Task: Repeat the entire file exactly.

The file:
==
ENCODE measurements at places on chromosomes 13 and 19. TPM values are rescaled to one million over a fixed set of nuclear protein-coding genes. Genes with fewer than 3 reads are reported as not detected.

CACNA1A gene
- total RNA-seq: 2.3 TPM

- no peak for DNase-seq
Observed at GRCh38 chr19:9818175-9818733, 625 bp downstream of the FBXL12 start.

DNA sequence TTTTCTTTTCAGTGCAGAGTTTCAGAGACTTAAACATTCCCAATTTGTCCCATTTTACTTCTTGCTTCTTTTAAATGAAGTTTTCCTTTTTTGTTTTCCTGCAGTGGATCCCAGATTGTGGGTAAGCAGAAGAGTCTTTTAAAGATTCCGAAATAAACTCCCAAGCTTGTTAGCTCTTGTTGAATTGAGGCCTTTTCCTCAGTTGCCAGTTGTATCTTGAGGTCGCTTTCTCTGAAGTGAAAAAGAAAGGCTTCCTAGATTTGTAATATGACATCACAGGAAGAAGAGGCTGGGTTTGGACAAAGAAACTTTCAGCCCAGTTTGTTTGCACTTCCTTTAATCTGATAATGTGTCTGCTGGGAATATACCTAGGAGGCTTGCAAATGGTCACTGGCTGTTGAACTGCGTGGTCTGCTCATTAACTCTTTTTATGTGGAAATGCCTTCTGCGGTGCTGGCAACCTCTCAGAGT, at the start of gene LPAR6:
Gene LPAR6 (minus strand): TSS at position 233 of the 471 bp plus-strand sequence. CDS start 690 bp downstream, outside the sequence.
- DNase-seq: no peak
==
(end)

ENCODE measurements at places on chromosomes 13 and 19. TPM values are rescaled to one million over a fixed set of nuclear protein-coding genes. Genes with fewer than 3 reads are reported as not detected.

CACNA1A gene
- total RNA-seq: 2.3 TPM

- no peak for DNase-seq
Observed at GRCh38 chr19:9818175-9818733, 625 bp downstream of the FBXL12 start.

DNA sequence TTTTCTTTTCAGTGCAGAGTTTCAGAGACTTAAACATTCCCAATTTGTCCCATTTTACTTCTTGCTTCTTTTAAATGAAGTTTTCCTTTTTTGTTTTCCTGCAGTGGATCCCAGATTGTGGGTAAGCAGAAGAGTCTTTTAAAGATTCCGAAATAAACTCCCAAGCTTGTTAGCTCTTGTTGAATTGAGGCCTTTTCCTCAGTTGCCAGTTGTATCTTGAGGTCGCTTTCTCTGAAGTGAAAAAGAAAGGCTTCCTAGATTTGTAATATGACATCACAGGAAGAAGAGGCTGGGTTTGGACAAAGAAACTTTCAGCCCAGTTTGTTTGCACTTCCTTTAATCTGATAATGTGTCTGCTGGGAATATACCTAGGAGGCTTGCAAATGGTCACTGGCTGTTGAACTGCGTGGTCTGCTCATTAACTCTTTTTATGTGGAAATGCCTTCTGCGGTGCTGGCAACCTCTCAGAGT, at the start of gene LPAR6:
Gene LPAR6 (minus strand): TSS at position 233 of the 471 bp plus-strand sequence. CDS start 690 bp downstream, outside the sequence.
- DNase-seq: no peak